[Guide] How school districts can upgrade cloud infrastructure to accommodate e-learning

With the outbreak of the COVID-19 coronavirus, schools across the world are closing to minimize risk. While some have paused instruction indefinitely, many are shifting to an e-learning model, requiring staff and students to engage in e-classrooms and use cloud-based tools for communication and file sharing. While many businesses and higher education institutions have gradually transitioned their technology infrastructure over the past 15 years, school districts are now facing an unprecedented expectation of cloud-based learning.

K-12 education is one industry where legacy applications still dominate, mainly due to budget cuts and a desire to maximize ROI on costly, early 2000’s solutions. Modern cloud infrastructure includes online-based tools, file storage, data streaming, and more, enabling work-from-anywhere connectivity and minimizing maintenance costs.

Below is a five-step transition outline for districts interested in changing to a cloud-based infrastructure.

Five steps for upgrading cloud infrastructure to accommodate the e-learning model

1. Inventory your current systems.

What tools do you have now? How are you currently set up? Make an all-encompassing list of all tools used by your employees and students at a classroom, school, and district level. This should include the software, its purpose, and its annual cost.

2. Itemize what needs to change.

There are numerous interconnected tools and stakeholders involved in successfully running a school district. Teachers, students, administrators, healthcare staff, and parents use tools to teach, learn, and/or monitor performance. Which tools do you need to improve? Widespread video conferencing? File storage for students and teachers? File sharing and real-time collaboration? Virtual classrooms? The more detailed you are in this step, the faster it will be to enact change.

3. Compare on-prem, hybrid, and cloud storage options.

Regardless of which tools you choose, it’s important to carefully consider your data storage and strategy. Accessibility, maintenance, and long-term cost are all improved by switching from legacy systems to cloud services, but each situation is unique. If you prefer a hybrid model, is your infrastructure ready to support it? How can you fill the gaps? Items to consider include:

  • The impact of video sharing and video streaming on bandwidth and performance.
  • The scalability of your tools and services.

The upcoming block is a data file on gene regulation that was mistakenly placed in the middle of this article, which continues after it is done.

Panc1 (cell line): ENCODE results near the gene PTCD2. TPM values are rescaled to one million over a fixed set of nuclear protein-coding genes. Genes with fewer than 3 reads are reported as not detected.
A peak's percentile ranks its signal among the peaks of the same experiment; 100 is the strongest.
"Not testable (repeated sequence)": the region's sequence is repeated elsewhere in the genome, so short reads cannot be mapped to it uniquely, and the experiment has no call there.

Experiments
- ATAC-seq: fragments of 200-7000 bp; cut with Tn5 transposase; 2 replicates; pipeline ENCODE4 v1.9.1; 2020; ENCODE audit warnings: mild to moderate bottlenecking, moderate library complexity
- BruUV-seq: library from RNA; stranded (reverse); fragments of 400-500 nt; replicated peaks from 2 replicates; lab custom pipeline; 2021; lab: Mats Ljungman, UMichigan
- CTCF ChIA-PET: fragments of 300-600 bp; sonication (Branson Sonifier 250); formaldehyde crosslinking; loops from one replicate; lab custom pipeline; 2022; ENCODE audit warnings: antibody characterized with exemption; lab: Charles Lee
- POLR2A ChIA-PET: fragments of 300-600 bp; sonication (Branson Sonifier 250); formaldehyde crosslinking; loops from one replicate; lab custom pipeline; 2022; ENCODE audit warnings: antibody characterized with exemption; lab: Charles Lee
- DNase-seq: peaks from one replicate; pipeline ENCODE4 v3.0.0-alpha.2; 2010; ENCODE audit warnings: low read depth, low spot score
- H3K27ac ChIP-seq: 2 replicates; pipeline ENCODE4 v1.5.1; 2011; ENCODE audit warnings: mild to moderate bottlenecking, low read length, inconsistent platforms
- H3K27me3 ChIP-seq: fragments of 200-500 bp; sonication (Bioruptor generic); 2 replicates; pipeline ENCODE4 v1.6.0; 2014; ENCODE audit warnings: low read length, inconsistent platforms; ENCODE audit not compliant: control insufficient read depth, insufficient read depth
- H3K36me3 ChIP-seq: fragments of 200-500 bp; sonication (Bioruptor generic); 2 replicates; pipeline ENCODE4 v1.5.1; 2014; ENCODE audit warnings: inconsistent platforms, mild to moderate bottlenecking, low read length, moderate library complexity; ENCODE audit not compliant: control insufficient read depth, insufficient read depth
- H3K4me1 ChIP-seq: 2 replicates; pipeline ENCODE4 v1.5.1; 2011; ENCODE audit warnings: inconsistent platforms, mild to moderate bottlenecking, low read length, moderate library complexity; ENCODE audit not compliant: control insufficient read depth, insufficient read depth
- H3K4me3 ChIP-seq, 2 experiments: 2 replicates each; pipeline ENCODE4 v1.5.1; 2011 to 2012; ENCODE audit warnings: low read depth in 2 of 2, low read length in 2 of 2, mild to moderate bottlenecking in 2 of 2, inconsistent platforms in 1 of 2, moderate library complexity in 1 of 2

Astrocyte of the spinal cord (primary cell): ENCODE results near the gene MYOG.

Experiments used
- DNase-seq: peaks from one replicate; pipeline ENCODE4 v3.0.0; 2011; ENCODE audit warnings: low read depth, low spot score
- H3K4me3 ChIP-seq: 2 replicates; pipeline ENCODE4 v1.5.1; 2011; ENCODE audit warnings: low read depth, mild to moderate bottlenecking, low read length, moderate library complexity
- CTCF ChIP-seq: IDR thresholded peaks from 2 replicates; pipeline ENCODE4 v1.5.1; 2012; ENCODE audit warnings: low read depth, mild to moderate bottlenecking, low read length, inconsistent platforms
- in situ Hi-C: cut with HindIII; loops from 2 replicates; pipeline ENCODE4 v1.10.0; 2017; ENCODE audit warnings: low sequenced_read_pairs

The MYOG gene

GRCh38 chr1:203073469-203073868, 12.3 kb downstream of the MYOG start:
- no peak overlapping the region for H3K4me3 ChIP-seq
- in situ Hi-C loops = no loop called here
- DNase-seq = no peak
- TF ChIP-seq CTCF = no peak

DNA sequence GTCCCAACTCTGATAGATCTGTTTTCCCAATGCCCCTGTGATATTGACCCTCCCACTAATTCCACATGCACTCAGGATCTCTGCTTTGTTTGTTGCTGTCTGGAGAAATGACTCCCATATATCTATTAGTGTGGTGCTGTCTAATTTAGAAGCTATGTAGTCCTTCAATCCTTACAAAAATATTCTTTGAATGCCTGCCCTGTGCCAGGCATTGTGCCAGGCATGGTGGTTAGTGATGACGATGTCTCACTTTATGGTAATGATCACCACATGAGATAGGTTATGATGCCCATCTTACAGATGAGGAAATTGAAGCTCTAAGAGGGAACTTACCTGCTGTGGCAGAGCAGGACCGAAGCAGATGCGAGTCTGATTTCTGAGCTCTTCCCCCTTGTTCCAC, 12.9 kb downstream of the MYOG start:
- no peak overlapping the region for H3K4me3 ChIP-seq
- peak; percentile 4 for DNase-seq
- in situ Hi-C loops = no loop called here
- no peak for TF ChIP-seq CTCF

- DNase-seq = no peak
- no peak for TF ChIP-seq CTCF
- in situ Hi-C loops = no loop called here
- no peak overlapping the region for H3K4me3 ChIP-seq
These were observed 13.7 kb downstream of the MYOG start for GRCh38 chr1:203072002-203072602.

• Legal requirements surrounding security, data privacy, and record-keeping. Is your cloud set up to handle personally identifiable information (PII)? What about streaming versus storing data?

Want to learn more about how to upgrade your tech for e-learning? View the final 2 steps of the guide, and the rest of the article here: https://www.logic2020.com/insight/coronavirus-e-learning-upgrade-cloud-infrastructure-guide?utm_source=social&utm_medium=Medium&utm_campaign=eLearning




Enabling clarity through business and technology solutions.

Love podcasts or audiobooks? Learn on the go with our new app.

Recommended from Medium

News! The distributed scheduling project ElasticJob set sail again

Phoenix Oracle (Beta) on BSC

Aavegotchi Community Update #14

The all-new Connect

A Few of My Favorite Things (About Java)

Algorithms Notes — Greedy Problem

Azure K8S and Sentry (Part 1)

Get the Medium app

A button that says 'Download on the App Store', and if clicked it will lead you to the iOS App store
A button that says 'Get it on, Google Play', and if clicked it will lead you to the Google Play store


Enabling clarity through business and technology solutions.

More from Medium

Life in DevOps from DevOps Live Europe 2022 — (1) Shortage of skilled people

Is Teal organization a way to improve DevOps maturity? (part.1)

Simple Workflow in Github Action : PM2 Configuration

Standards vs Standardization in DevOps: The fine line between streamlining processes and hindering…

Standards vs Standardization in DevOps: The fine line between streamlining processes and hindering innovation